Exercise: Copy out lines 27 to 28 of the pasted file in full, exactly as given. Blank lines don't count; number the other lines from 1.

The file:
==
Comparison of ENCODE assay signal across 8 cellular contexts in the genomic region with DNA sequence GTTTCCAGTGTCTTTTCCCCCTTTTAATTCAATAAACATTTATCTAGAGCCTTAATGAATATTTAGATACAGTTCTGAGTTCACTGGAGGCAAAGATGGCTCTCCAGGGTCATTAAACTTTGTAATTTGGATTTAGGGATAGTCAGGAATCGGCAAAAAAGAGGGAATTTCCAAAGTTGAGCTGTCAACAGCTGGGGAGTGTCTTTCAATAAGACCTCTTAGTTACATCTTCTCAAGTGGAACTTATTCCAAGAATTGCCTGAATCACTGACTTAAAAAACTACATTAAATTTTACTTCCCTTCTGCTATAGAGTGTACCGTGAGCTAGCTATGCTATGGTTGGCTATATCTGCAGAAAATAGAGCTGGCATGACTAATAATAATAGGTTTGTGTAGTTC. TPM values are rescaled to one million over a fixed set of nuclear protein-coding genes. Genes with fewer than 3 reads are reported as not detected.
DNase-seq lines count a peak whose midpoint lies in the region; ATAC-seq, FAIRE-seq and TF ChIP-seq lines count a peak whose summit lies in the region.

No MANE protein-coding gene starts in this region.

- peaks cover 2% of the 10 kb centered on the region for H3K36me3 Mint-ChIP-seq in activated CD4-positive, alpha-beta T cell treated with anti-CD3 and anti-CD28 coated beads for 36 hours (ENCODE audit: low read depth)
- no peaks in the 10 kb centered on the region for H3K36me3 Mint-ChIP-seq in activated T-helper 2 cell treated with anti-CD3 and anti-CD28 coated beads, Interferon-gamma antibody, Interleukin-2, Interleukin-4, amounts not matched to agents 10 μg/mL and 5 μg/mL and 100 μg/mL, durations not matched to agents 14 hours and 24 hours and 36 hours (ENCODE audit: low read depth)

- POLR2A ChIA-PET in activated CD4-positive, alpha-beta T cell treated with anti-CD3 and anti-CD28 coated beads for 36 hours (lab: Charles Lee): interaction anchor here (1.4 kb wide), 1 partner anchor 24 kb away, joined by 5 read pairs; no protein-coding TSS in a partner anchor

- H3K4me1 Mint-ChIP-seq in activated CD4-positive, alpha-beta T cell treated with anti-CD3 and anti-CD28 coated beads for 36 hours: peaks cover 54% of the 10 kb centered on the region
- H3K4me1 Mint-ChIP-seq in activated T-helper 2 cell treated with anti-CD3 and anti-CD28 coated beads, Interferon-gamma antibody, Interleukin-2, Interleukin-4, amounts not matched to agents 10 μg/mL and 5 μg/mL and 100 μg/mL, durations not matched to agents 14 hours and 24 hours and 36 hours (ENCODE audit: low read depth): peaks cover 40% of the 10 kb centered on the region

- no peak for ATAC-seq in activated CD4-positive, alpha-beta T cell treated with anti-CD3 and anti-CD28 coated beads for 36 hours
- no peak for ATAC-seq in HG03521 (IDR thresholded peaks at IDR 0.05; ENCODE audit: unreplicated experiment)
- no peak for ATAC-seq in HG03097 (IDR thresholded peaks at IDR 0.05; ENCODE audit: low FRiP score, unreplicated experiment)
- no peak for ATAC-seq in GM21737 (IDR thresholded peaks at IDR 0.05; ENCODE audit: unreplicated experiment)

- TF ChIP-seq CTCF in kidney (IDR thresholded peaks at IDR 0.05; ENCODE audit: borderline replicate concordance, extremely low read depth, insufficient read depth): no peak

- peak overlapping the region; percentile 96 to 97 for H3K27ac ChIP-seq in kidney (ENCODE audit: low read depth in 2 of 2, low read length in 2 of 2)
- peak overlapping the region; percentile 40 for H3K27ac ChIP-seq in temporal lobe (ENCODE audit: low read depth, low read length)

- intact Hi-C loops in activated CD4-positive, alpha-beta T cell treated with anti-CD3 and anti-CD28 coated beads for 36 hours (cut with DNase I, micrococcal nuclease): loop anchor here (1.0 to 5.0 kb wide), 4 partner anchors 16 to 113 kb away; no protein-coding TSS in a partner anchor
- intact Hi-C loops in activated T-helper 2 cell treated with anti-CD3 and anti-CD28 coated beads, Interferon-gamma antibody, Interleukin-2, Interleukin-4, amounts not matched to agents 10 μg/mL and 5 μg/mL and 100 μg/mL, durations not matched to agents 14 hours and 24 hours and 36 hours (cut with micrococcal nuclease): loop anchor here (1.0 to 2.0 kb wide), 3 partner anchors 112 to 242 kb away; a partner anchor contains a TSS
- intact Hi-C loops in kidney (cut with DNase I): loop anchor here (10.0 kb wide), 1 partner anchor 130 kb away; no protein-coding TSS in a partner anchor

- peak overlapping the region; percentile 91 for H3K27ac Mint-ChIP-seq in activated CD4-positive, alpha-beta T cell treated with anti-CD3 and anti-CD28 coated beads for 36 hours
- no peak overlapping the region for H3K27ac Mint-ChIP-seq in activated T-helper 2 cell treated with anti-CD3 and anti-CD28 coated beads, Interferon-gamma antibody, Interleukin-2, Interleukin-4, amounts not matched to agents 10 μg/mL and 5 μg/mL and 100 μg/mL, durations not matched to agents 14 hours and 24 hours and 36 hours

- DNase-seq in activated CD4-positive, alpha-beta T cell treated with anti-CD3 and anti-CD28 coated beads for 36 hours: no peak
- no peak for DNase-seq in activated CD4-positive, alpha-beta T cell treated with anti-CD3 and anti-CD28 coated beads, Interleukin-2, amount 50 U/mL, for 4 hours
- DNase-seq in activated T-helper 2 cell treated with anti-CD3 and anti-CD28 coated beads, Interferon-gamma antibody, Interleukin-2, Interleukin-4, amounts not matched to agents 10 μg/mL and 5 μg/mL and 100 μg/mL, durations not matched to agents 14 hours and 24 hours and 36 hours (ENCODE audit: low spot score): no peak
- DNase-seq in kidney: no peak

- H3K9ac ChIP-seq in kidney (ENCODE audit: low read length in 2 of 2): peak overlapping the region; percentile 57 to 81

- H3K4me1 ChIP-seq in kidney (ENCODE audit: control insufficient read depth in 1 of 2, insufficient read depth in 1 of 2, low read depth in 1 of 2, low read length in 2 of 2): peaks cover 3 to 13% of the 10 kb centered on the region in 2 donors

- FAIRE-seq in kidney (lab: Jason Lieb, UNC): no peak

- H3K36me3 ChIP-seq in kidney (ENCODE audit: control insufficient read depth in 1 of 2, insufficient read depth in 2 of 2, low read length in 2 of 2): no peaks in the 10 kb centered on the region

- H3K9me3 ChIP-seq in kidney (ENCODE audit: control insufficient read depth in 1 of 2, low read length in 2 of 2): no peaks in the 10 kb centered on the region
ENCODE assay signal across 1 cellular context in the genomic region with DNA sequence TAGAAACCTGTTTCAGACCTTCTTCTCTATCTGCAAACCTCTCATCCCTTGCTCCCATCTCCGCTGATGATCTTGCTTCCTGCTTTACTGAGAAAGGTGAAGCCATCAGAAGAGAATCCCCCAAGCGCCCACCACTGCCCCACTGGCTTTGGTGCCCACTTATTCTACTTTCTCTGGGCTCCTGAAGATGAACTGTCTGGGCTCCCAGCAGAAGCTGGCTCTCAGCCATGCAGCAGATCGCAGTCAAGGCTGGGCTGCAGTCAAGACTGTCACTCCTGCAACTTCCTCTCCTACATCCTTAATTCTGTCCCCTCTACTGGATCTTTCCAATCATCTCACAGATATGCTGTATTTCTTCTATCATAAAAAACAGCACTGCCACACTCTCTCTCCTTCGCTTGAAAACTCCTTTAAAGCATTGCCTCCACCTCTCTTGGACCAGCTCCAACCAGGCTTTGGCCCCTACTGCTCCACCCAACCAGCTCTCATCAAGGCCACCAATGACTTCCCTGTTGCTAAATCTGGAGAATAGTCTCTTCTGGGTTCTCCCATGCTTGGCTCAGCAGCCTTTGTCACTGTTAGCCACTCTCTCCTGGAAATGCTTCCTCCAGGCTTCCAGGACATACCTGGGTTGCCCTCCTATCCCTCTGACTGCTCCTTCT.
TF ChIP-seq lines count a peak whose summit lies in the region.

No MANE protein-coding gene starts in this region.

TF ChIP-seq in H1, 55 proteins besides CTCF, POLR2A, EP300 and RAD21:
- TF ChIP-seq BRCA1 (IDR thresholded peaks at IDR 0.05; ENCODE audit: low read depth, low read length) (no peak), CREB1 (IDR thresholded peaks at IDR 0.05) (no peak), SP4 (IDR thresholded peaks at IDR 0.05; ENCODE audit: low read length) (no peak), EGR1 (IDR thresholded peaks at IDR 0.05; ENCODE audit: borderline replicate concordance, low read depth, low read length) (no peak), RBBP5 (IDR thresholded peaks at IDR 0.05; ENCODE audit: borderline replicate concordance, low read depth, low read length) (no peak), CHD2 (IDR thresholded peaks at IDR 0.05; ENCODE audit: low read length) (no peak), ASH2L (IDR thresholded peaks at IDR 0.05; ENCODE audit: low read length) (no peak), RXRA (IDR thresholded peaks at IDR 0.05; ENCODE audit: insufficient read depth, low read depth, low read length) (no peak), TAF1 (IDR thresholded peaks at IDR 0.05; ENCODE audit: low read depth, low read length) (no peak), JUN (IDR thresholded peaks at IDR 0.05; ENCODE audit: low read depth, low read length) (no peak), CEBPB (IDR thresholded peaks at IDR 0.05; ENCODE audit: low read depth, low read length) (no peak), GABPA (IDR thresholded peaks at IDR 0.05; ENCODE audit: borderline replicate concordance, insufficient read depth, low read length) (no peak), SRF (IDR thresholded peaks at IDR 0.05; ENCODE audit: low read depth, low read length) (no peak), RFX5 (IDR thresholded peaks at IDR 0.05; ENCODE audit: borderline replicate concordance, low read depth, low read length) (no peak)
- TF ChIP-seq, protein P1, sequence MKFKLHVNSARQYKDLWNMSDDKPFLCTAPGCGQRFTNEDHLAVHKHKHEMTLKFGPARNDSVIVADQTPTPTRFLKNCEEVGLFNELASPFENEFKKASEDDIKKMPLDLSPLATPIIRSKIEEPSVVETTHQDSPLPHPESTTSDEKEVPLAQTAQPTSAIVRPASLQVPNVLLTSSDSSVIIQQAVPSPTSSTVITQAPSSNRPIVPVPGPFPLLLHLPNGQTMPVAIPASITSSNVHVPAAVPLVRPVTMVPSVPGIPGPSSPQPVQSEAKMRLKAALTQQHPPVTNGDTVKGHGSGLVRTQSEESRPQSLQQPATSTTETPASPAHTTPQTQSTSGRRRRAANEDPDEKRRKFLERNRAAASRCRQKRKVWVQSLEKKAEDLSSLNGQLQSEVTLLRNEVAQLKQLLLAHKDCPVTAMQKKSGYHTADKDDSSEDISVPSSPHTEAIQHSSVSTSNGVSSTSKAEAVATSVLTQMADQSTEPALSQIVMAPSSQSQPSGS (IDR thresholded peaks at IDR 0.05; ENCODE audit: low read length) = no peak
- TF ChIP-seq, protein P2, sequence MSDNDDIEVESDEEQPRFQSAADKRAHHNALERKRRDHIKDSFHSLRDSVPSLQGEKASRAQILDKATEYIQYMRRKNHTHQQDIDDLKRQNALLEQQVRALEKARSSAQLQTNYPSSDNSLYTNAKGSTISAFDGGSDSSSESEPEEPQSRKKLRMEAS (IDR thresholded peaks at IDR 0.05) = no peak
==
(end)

- FAIRE-seq in kidney (lab: Jason Lieb, UNC): no peak

- H3K36me3 ChIP-seq in kidney (ENCODE audit: control insufficient read depth in 1 of 2, insufficient read depth in 2 of 2, low read length in 2 of 2): no peaks in the 10 kb centered on the region